Last month I pointed out that a piece in The Wall Street Journal questioning whether Republicans would cut defense spending only managed to name only two Republicans who were actually on record as wanting to trim the military budget. And both had the same last name: Paul. Now, Rand and Ron Paul are better than nothing, but they're hardly enough to make me believe that a party widely understood to be committed to unlimited defense spending might substantially change its tune. Today, though, Cato's Chris Preble also suggests that the tide may be turning, and he has a handful of other GOP names to add to the list of potential defense-budget cutters:
More and more figures on the right—especially some darlings of the all-important tea party movement—are coming forward to utter a conservative heresy: that the Pentagon budget cow perhaps should not be so sacred after all.
Sen.-elect Rand Paul of Kentucky was the latest, declaring on ABC's "This Week" on Sunday that military spending should not be exempt from the electorate's clear desire to reduce the massive federal deficit. His comments follow similar musings by leading fiscal hawks Sen. Tom Coburn of Oklahoma and Gov. Mitch Daniels of Indiana, a presumptive contender for the GOP nomination in 2012. Others who agree that military spending shouldn't get a free pass as we search for savings include Sen. Johnny Isakson, Sen. Bob Corker, Sen.-elect Pat Toomey—the list goes on.
Preble's list is more persuasive than the Journal's, and I certainly hope there are more names to add in the near future. But I'm still not sure it can compete with the line of conservative powerhouses, including Sarah Palin, Bill Kristol, and the presidents of both AEI and Heritage, who've stepped up to defend ever-increasing military spending. Still, there are 60 new Republicans in the House, many of whom ran on cutting spending. If any of them are serious about those cuts, the bloated defense budget is a good place to start. That's especially true given that Democrats, who still control the Senate, aren't quite as likely to object as they might be with other types of cuts, like entitlement spending (though obviously President Obama's record on defense spending isn't so hot either). Certainly there's a lot of fat to be trimmed: Reason's Brian Doherty recently pointed to estimates indicating that we're scheduled to spend as much as $588 billion on overseas wars over the next decade. And Preble, along with Benjamin Friedman, has identified $1.2 trillion in defense expenditures that could be taken out of the budget over the next ten years.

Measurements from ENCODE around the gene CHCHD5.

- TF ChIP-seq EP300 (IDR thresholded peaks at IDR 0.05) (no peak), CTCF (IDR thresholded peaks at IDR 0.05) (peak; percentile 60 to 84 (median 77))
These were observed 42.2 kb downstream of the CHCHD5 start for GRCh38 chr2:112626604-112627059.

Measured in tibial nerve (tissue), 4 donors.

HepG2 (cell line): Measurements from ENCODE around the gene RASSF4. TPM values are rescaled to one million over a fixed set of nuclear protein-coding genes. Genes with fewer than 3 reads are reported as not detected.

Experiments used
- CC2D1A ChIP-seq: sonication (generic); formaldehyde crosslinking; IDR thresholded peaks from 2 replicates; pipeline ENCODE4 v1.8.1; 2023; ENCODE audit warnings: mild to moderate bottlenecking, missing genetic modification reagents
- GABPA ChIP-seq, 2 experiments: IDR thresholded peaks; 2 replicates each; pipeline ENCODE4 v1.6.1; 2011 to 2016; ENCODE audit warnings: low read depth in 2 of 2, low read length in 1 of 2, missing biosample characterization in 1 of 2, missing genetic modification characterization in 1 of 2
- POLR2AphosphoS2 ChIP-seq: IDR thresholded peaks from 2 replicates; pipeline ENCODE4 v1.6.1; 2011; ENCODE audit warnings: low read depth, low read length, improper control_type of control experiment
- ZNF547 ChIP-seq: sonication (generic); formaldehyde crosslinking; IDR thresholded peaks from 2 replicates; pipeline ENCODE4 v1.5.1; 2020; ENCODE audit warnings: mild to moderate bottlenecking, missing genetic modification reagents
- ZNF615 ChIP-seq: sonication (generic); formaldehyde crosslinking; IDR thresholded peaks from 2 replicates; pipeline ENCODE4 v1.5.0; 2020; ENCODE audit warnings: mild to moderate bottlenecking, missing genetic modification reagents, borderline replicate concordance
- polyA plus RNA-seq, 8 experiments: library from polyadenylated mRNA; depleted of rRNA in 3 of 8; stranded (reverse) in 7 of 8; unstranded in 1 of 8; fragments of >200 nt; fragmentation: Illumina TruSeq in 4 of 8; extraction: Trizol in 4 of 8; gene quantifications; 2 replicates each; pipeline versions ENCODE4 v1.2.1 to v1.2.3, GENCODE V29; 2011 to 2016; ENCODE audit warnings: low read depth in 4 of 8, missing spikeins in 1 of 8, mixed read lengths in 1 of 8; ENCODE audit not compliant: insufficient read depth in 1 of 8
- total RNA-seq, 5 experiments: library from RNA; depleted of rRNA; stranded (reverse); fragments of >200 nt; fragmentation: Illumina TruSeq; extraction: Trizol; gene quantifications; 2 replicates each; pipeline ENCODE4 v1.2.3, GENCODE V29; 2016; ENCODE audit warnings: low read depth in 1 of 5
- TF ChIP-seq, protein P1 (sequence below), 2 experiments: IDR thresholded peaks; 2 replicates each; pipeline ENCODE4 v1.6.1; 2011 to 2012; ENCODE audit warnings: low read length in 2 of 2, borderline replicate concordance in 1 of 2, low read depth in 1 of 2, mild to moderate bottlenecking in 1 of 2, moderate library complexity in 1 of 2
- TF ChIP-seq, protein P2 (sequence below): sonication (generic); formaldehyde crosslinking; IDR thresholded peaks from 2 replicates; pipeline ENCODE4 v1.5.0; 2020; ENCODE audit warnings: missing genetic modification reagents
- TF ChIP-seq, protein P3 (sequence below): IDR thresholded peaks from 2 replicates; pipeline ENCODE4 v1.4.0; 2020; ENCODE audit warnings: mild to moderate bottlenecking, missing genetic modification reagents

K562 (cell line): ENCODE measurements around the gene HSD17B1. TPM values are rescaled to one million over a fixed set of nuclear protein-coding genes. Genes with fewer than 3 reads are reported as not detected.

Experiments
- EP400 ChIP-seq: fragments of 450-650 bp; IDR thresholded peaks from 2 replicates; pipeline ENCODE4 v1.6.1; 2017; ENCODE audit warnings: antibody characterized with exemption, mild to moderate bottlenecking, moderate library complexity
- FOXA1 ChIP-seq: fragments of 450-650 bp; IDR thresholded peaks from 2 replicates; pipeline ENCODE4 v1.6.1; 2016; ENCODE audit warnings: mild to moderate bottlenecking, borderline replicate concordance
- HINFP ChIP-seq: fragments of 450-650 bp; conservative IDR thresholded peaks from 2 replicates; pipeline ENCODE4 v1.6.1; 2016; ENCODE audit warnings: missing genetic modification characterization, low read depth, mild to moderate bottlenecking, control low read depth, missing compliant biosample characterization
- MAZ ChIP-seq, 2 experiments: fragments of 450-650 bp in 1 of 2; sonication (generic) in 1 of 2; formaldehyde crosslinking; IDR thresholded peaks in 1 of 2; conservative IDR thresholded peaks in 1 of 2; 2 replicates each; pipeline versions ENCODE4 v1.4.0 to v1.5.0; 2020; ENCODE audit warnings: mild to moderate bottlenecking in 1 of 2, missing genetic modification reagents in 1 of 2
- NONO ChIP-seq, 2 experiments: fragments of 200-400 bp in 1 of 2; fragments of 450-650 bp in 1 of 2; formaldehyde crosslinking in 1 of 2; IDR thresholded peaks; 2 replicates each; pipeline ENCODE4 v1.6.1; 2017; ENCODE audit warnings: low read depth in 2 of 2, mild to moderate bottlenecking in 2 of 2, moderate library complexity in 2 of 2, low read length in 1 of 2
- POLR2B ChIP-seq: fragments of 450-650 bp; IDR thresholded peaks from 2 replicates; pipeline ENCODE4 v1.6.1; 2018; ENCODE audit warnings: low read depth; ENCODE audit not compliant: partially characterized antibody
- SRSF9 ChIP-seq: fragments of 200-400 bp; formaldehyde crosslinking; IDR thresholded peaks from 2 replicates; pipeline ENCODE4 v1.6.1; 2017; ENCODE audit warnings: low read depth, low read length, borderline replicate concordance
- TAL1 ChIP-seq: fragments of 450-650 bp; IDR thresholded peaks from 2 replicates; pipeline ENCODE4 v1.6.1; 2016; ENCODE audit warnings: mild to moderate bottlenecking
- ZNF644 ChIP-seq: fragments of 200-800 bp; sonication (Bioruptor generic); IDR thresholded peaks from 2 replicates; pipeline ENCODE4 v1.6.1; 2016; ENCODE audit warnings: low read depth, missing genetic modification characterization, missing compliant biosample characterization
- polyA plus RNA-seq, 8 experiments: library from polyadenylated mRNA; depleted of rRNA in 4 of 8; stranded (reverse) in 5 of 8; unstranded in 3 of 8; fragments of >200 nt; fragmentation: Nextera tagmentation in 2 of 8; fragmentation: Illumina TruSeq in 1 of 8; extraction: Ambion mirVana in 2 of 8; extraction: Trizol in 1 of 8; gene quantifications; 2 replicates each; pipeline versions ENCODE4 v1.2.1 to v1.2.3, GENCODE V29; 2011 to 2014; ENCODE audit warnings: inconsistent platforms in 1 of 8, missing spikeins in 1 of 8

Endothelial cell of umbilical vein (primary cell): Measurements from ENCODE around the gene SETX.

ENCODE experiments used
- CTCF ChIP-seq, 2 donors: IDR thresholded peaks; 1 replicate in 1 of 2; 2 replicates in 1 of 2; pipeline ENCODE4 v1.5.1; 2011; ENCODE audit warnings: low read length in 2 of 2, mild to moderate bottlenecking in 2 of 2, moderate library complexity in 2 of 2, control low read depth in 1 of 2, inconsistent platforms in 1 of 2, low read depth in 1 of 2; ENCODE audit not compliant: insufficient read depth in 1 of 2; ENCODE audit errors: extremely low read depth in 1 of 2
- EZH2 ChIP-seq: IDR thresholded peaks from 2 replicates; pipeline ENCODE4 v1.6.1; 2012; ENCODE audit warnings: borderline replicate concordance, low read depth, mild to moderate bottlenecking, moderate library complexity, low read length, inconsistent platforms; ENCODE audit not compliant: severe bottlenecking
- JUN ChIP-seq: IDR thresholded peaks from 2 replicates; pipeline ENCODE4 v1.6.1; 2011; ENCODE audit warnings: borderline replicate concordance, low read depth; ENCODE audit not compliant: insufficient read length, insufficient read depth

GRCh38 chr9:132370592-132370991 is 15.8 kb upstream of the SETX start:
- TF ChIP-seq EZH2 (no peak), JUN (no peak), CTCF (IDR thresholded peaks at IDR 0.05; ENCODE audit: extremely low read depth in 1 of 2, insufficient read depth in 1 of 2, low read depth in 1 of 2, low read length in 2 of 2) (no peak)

Yet even with the possibility of a bipartisan consensus, it's hard to be too hopeful. After all, in practice escalating defense spending has historically been subject to bipartisan agreement. And if President Obama, who campaigned as an anti-war candidate, can't even stick to his meager promises to start drawing down overseas troop deployments, what are the chances that Republicans will take up the cause of significantly paring back defense spending on their own?